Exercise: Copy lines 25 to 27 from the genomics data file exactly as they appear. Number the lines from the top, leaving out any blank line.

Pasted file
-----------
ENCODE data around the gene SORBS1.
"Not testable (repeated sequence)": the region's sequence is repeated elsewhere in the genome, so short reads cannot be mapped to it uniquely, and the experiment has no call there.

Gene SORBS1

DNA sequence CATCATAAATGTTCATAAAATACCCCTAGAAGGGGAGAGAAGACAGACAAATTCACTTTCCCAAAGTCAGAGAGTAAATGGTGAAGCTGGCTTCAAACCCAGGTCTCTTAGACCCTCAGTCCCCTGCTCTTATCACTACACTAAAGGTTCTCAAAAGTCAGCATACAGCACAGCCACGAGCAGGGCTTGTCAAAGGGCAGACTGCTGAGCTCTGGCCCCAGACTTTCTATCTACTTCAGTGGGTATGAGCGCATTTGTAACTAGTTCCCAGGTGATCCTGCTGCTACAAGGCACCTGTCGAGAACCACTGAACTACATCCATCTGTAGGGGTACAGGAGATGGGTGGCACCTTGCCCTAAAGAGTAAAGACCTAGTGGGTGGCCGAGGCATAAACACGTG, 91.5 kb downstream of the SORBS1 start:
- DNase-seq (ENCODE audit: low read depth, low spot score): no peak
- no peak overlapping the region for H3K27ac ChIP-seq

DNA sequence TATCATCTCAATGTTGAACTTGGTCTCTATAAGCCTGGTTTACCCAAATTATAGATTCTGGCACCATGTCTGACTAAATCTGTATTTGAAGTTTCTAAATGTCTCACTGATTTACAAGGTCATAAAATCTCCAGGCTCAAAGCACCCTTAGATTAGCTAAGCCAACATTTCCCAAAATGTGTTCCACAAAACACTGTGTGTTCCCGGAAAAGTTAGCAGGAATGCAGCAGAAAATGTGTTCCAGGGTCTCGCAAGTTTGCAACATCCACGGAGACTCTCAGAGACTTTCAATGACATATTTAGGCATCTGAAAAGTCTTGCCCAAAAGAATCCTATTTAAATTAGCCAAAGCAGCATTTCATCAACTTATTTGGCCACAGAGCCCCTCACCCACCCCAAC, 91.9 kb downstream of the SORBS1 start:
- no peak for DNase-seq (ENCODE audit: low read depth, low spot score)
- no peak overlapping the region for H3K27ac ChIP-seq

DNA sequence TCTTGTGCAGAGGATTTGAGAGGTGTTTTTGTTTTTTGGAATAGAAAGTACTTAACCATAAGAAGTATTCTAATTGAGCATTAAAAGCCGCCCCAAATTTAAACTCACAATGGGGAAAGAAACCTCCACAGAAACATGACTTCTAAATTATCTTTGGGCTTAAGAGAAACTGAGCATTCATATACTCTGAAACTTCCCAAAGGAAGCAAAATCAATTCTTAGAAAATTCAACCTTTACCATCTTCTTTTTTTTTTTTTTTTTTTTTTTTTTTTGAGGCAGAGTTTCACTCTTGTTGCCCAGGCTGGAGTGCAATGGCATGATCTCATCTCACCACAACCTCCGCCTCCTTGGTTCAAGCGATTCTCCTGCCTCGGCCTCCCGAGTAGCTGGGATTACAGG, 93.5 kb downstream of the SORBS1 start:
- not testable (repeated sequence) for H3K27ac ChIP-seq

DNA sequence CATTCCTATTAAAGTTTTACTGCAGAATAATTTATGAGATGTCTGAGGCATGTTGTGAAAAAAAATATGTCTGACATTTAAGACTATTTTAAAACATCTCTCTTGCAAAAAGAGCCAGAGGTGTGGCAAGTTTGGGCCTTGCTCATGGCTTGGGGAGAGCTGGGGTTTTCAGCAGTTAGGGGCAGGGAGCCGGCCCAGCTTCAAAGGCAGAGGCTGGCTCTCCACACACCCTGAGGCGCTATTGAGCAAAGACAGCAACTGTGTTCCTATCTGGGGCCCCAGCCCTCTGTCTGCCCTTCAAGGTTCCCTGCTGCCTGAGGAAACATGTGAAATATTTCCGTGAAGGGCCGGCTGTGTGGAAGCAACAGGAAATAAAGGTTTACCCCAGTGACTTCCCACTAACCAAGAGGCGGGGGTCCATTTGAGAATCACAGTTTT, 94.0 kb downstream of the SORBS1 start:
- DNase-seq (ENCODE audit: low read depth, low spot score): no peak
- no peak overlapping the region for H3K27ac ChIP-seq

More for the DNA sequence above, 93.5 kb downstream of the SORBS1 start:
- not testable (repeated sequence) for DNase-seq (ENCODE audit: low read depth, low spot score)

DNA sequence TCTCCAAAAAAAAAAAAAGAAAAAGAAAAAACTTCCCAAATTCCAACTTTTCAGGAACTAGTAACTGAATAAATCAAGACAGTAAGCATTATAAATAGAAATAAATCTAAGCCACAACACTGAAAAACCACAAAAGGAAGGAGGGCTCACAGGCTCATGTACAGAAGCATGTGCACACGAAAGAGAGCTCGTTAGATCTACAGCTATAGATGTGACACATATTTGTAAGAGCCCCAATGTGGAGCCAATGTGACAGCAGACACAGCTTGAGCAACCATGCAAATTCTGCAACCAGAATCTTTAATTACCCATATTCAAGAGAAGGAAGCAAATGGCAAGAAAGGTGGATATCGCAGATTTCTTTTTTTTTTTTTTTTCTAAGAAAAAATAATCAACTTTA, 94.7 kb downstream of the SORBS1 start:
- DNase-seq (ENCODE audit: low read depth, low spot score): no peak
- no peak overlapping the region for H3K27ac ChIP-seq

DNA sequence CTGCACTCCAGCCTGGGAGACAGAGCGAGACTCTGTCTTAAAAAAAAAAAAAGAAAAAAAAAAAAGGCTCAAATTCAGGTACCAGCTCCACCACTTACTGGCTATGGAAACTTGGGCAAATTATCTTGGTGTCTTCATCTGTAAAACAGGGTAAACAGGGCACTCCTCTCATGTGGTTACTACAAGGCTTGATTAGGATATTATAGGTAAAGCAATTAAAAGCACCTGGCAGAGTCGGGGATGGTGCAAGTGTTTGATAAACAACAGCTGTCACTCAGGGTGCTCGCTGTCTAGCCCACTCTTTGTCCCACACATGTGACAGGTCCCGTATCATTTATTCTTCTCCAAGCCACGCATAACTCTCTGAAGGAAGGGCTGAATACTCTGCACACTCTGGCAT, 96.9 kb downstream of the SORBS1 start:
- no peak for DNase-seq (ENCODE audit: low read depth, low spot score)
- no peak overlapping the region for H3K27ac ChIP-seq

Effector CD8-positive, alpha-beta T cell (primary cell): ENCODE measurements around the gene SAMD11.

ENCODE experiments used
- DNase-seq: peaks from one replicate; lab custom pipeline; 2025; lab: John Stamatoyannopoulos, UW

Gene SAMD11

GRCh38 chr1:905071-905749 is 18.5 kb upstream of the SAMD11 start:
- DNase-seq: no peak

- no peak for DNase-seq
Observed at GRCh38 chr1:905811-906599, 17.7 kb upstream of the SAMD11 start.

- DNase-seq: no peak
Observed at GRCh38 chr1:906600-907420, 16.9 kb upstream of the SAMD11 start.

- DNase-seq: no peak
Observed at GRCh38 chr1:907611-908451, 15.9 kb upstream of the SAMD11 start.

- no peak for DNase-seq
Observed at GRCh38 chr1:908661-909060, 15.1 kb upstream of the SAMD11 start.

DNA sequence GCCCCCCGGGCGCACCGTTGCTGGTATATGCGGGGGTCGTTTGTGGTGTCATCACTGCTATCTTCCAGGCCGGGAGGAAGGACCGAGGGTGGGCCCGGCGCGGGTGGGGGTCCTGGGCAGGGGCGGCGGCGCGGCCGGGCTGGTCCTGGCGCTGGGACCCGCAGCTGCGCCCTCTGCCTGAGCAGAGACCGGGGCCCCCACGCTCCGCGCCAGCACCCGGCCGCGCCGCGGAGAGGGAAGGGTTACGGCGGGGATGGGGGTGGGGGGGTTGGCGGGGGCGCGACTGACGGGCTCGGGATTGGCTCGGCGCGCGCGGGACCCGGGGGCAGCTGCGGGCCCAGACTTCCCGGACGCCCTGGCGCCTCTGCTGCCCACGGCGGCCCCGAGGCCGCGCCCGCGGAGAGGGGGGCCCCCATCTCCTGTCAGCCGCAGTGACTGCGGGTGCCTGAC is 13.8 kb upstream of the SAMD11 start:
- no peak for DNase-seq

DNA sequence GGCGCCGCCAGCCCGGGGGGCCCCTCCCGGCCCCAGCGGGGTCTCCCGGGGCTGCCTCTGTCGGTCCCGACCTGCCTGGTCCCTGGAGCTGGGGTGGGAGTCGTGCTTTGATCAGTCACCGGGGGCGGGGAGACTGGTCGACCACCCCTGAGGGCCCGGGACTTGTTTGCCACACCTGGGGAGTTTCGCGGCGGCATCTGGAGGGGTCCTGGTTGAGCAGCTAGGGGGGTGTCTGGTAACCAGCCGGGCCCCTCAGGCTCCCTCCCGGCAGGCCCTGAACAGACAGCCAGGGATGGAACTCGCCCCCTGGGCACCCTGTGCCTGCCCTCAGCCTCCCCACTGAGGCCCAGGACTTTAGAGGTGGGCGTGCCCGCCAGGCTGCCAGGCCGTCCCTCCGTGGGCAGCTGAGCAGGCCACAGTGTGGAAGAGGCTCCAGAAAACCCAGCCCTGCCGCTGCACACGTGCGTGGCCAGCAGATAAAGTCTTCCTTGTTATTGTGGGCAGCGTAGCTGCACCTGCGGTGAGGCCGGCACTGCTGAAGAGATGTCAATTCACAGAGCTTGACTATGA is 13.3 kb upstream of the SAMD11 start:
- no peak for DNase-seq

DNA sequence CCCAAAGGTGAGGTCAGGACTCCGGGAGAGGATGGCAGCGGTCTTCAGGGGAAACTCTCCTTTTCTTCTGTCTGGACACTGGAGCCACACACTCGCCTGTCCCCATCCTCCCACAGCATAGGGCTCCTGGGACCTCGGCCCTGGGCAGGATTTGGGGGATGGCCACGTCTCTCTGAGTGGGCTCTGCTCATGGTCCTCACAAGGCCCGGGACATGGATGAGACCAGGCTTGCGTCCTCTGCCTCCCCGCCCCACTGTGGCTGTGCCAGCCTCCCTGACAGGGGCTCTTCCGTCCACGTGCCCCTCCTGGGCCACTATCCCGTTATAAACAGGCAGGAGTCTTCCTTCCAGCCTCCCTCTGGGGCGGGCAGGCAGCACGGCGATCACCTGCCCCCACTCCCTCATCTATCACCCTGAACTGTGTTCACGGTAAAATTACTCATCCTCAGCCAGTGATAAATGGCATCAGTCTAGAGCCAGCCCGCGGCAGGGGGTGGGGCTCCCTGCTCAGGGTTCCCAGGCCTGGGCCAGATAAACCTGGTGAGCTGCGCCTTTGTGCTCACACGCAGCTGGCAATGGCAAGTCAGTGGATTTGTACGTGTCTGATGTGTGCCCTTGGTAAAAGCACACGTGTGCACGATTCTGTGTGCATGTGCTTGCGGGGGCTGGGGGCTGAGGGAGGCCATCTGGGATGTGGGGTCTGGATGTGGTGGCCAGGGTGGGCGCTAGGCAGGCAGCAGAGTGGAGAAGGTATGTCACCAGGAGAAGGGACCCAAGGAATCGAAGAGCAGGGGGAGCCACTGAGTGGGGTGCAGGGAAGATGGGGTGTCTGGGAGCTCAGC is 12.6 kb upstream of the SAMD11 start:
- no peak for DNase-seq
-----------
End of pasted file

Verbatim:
- DNase-seq: peaks from one replicate; lab custom pipeline; 2025; lab: John Stamatoyannopoulos, UW

Gene SAMD11

GRCh38 chr1:905071-905749 is 18.5 kb upstream of the SAMD11 start: